vmull.p8 t1q, t1l, \bd @ H = A2*B
vext.8 t3l, \bd, \bd, #2 @ B2
vmull.p8 t3q, \ad, t3l @ G = A*B2
vext.8 t2l, \ad, \ad, #3 @ A3
vmull.p8 t2q, t2l, \bd @ J = A3*B
veor t0q, t0q, \rq @ L = E + F
vext.8 \rq\()_L, \bd, \bd, #3 @ B3
vmull.p8 \rq, \ad, \rq\()_L @ I = A*B3
veor t1q, t1q, t3q @ M = G + H
vext.8 t3l, \bd, \bd, #4 @ B4
vmull.p8 t3q, \ad, t3l @ K = A*B4
veor t0l, t0l, t0h @ t0 = (L) (P0 + P1) << 8
vand t0h, t0h, k48
veor t1l, t1l, t1h @ t1 = (M) (P2 + P3) << 16
vand t1h, t1h, k32
veor t2q, t2q, \rq @ N = I + J
veor t0l, t0l, t0h
veor t1l, t1l, t1h
veor t2l, t2l, t2h @ t2 = (N) (P4 + P5) << 24
vand t2h, t2h, k16
veor t3l, t3l, t3h @ t3 = (K) (P6 + P7) << 32
vmov.i64 t3h, #0
vext.8 t0q, t0q, t0q, #15
veor t2l, t2l, t2h
vext.8 t1q, t1q, t1q, #14
vmull.p8 \rq, \ad, \bd @ D = A*B
vext.8 t2q, t2q, t2q, #13
vext.8 t3q, t3q, t3q, #12
veor t0q, t0q, t1q
veor t2q, t2q, t3q
veor \rq, \rq, t0q
veor \rq, \rq, t2q
.endm
However, things like veor t1l, t1l, t1h
or using ext
with upper halves of registers are not possible in AArch64, and so we need to transpose the contents of some of registers using the tbl
and/or zip/unzip
instructions. Also, the vmull.p8
instruction now exists in two variants: pmull
operating on the lower halves and pmull2
operating on the upper halves of the input operands.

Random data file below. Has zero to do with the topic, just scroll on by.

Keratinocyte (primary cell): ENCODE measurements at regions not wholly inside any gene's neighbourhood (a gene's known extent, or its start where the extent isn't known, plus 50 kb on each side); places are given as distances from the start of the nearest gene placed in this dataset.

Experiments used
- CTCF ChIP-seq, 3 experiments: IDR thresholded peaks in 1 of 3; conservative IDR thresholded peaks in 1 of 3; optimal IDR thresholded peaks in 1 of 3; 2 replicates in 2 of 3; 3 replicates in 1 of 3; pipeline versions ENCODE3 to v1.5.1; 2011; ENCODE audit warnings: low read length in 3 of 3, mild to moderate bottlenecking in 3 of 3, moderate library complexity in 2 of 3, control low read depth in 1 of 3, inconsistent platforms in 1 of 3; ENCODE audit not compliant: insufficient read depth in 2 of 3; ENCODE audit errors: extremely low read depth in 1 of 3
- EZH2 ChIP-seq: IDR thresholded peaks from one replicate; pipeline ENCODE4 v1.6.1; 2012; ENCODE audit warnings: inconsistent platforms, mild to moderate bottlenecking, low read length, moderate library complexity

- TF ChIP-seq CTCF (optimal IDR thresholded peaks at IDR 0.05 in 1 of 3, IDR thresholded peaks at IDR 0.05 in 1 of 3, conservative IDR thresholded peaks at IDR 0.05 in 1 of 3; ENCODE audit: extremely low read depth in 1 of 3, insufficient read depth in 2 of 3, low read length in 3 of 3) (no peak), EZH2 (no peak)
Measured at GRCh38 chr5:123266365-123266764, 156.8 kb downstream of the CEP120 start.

We end up with the following sequence, which is 3 instructions longer than the original:
.macro __pmull_p8, rq, ad, bd, i
.ifb \i
ext t4.8b, \ad\().8b, \ad\().8b, #1 // A1
ext t8.8b, \bd\().8b, \bd\().8b, #1 // B1
ext t5.8b, \ad\().8b, \ad\().8b, #2 // A2
ext t7.8b, \bd\().8b, \bd\().8b, #2 // B2
ext t6.8b, \ad\().8b, \ad\().8b, #3 // A3
ext t9.8b, \bd\().8b, \bd\().8b, #3 // B3
ext t3.8b, \bd\().8b, \bd\().8b, #4 // B4
pmull t4.8h, t4.8b, \bd\().8b // F = A1*B
pmull t8.8h, \ad\().8b, t8.8b // E = A*B1
pmull t5.8h, t5.8b, \bd\().8b // H = A2*B
pmull t7.8h, \ad\().8b, t7.8b // G = A*B2
pmull t6.8h, t6.8b, \bd\().8b // J = A3*B
pmull t9.8h, \ad\().8b, t9.8b // I = A*B3
pmull t3.8h, \ad\().8b, t3.8b // K = A*B4
pmull \rq\().8h, \ad\().8b, \bd\().8b // D = A*B
.else
tbl t4.16b, {\ad\().16b}, perm1.16b // A1
tbl t8.16b, {\bd\().16b}, perm1.16b // B1
tbl t5.16b, {\ad\().16b}, perm2.16b // A2
tbl t7.16b, {\bd\().16b}, perm2.16b // B2
tbl t6.16b, {\ad\().16b}, perm3.16b // A3
tbl t9.16b, {\bd\().16b}, perm3.16b // B3
tbl t3.16b, {\bd\().16b}, perm4.16b // B4
pmull2 t4.8h, t4.16b, \bd\().16b // F = A1*B
pmull2 t8.8h, \ad\().16b, t8.16b // E = A*B1
pmull2 t5.8h, t5.16b, \bd\().16b // H = A2*B
pmull2 t7.8h, \ad\().16b, t7.16b // G = A*B2
pmull2 t6.8h, t6.16b, \bd\().16b // J = A3*B
pmull2 t9.8h, \ad\().16b, t9.16b // I = A*B3
pmull2 t3.8h, \ad\().16b, t3.16b // K = A*B4
pmull2 \rq\().8h, \ad\().16b, \bd\().16b // D = A*B
.endif
eor t4.16b, t4.16b, t8.16b // L = E + F
eor t5.16b, t5.16b, t7.16b // M = G + H
eor t6.16b, t6.16b, t9.16b // N = I + J
uzp1 t8.2d, t4.2d, t5.2d
uzp2 t4.2d, t4.2d, t5.2d
uzp1 t7.2d, t6.2d, t3.2d
uzp2 t6.2d, t6.2d, t3.2d
// t4 = (L) (P0 + P1) << 8
// t5 = (M) (P2 + P3) << 16
eor t8.16b, t8.16b, t4.16b
and t4.16b, t4.16b, k32_48.16b
// t6 = (N) (P4 + P5) << 24
// t7 = (K) (P6 + P7) << 32
eor t7.16b, t7.16b, t6.16b
and t6.16b, t6.16b, k00_16.16b
eor t8.16b, t8.16b, t4.16b
eor t7.16b, t7.16b, t6.16b
zip2 t5.2d, t8.2d, t4.2d
zip1 t4.2d, t8.2d, t4.2d
zip2 t3.2d, t7.2d, t6.2d
zip1 t6.2d, t7.2d, t6.2d
ext t4.16b, t4.16b, t4.16b, #15